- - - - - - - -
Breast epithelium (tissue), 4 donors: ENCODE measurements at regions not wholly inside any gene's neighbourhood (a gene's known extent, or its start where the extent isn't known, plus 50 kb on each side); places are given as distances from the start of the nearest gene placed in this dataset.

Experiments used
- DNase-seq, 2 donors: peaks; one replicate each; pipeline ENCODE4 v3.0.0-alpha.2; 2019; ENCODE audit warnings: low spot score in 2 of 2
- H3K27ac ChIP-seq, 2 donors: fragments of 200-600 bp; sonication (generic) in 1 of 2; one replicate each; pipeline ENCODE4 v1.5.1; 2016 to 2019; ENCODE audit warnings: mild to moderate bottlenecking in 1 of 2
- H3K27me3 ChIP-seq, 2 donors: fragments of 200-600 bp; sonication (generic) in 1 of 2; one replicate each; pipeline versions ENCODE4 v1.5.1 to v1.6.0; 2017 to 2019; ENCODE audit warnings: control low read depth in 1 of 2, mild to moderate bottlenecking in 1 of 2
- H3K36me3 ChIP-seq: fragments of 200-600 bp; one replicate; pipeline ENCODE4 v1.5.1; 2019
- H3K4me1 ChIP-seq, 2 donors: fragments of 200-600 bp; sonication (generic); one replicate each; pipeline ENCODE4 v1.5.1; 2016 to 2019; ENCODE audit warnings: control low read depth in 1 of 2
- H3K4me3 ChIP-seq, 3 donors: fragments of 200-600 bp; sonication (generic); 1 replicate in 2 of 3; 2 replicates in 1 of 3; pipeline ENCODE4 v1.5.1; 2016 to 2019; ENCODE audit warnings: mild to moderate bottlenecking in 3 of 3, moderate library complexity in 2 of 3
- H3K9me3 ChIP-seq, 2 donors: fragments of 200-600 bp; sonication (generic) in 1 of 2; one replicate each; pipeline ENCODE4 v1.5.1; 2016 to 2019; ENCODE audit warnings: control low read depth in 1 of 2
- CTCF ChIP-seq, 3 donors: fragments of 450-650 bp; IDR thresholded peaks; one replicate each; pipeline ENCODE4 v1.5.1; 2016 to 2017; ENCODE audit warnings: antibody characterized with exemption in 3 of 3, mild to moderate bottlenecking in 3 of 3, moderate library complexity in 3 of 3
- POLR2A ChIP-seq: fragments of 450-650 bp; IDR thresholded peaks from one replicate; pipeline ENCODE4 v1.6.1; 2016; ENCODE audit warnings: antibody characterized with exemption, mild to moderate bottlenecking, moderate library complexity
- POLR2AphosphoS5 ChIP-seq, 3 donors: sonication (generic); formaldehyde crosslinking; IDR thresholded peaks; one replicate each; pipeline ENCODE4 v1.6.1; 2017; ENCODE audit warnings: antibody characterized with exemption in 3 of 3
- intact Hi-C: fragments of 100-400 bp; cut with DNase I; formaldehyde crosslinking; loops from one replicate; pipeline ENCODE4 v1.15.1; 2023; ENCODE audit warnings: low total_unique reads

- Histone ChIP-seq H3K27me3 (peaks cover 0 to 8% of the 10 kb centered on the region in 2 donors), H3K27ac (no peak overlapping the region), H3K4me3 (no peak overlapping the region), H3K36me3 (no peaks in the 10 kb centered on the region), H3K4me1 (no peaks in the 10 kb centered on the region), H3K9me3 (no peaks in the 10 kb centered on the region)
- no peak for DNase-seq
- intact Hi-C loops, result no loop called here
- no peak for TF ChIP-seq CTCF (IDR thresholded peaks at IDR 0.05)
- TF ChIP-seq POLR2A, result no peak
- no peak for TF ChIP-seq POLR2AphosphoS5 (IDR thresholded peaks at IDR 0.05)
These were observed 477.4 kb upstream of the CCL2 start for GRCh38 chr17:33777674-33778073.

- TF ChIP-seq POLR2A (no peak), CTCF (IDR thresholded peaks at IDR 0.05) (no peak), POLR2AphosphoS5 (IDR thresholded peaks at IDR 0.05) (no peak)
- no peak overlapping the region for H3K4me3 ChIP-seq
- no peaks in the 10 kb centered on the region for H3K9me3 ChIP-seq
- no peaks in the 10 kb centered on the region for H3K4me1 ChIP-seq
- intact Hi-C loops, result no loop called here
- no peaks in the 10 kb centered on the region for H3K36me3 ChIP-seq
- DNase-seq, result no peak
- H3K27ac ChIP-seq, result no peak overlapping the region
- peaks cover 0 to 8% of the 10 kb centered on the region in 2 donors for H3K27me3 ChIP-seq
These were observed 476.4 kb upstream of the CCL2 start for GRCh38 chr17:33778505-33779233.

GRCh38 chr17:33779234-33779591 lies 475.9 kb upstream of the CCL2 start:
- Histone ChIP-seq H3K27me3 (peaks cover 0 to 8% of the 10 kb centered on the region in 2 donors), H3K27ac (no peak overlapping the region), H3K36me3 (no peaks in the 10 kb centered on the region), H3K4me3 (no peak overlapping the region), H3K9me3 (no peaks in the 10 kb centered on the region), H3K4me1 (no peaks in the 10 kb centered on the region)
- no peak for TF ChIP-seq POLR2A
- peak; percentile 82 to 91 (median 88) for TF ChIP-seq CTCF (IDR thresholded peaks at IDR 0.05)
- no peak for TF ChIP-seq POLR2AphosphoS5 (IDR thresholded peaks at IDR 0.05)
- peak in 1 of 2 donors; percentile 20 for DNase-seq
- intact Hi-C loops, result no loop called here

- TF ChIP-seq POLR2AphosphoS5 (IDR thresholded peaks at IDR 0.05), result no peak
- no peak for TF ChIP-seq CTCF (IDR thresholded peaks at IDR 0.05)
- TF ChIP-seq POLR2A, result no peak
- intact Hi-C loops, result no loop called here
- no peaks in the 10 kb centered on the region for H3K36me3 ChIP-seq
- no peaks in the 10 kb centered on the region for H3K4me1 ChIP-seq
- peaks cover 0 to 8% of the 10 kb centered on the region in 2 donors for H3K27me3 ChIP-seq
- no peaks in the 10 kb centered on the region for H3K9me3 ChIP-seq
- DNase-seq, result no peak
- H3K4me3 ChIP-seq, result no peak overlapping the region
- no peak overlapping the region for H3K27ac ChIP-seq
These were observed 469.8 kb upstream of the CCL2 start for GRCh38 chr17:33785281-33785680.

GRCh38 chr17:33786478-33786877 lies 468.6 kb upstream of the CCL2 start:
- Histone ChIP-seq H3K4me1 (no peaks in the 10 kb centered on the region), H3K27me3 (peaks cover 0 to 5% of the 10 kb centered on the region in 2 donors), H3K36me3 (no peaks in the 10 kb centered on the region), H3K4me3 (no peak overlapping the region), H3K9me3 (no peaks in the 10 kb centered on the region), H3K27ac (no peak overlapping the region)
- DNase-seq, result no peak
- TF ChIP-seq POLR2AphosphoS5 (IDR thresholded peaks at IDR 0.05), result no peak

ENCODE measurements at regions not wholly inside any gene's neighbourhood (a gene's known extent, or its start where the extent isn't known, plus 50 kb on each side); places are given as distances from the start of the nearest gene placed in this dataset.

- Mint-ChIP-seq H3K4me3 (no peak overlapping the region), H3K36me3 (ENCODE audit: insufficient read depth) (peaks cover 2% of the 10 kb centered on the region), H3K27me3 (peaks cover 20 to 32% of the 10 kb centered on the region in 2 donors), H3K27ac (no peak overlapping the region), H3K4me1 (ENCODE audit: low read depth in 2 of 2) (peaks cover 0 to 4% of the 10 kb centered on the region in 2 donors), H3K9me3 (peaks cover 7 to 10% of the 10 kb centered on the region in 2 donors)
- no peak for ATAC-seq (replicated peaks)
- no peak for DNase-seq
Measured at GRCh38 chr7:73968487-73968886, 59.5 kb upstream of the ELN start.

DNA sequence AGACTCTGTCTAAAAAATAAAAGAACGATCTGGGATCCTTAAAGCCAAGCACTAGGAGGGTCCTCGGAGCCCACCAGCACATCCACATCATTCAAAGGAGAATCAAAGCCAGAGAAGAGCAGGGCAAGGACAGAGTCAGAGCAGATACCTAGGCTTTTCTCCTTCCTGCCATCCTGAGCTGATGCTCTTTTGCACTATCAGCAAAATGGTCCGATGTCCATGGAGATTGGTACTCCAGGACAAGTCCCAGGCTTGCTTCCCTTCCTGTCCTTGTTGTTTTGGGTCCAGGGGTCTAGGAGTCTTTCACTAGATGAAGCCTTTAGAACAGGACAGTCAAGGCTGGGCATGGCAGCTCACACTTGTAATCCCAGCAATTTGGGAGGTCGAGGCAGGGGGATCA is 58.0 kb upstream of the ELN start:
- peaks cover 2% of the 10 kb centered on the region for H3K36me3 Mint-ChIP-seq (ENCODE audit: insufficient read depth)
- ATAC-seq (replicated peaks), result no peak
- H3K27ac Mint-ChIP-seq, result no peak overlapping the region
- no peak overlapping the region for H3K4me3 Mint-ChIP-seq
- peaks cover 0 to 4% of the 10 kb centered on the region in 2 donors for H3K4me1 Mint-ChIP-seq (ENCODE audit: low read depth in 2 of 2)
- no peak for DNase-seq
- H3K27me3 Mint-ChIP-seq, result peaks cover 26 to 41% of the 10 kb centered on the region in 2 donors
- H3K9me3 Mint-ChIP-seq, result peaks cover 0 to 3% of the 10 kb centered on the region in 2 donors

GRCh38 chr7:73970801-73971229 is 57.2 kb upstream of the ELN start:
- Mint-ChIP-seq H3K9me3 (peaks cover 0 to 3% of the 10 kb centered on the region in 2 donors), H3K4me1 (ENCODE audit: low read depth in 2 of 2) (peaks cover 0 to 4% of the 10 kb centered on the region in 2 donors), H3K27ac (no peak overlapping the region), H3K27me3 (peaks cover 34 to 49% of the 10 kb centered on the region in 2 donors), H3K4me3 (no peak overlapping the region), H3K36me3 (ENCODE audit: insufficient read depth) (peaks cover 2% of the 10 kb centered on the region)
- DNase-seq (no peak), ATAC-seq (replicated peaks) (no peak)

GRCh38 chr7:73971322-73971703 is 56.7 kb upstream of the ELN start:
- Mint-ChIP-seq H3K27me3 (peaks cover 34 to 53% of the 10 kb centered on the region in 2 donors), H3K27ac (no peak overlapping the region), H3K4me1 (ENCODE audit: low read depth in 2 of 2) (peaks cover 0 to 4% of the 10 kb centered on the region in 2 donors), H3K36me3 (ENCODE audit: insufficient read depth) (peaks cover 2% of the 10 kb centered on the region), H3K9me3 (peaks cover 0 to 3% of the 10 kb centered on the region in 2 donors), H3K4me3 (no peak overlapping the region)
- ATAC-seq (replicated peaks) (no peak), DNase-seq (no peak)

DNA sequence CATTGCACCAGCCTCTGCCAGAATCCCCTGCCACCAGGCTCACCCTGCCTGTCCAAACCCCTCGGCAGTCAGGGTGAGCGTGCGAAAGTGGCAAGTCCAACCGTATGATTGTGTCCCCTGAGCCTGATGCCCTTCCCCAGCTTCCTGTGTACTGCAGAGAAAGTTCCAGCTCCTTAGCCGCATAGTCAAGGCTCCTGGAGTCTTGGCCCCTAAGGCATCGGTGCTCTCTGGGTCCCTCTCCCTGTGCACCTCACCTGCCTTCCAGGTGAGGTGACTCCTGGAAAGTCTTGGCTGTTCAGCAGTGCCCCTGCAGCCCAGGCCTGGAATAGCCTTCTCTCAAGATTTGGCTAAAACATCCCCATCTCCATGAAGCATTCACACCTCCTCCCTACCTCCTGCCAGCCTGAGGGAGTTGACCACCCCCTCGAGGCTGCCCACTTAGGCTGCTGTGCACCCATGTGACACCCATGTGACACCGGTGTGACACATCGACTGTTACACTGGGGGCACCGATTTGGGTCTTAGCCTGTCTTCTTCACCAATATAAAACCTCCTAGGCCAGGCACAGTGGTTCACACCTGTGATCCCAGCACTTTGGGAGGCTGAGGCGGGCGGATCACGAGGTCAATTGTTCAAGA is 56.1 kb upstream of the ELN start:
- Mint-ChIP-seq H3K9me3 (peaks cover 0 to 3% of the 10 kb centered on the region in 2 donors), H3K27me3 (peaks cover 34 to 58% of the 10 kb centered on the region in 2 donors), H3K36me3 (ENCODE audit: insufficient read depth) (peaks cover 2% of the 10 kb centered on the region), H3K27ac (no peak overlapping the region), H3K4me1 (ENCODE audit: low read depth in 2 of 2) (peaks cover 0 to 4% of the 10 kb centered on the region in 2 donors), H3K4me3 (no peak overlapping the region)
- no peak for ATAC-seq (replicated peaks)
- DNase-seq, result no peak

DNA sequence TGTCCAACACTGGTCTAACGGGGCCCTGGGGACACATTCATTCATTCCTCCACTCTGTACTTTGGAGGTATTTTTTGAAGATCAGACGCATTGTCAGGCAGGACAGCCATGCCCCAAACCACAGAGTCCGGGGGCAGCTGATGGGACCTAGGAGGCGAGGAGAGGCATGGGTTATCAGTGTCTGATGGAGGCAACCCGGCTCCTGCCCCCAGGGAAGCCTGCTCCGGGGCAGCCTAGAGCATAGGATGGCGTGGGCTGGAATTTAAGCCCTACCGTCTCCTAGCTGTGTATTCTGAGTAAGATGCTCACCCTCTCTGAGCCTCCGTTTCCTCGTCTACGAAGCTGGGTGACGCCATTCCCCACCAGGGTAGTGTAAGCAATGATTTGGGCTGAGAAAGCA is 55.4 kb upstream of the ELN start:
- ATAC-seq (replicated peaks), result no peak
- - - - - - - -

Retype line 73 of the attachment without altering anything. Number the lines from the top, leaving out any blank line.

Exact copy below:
- ATAC-seq (replicated peaks) (no peak), DNase-seq (no peak)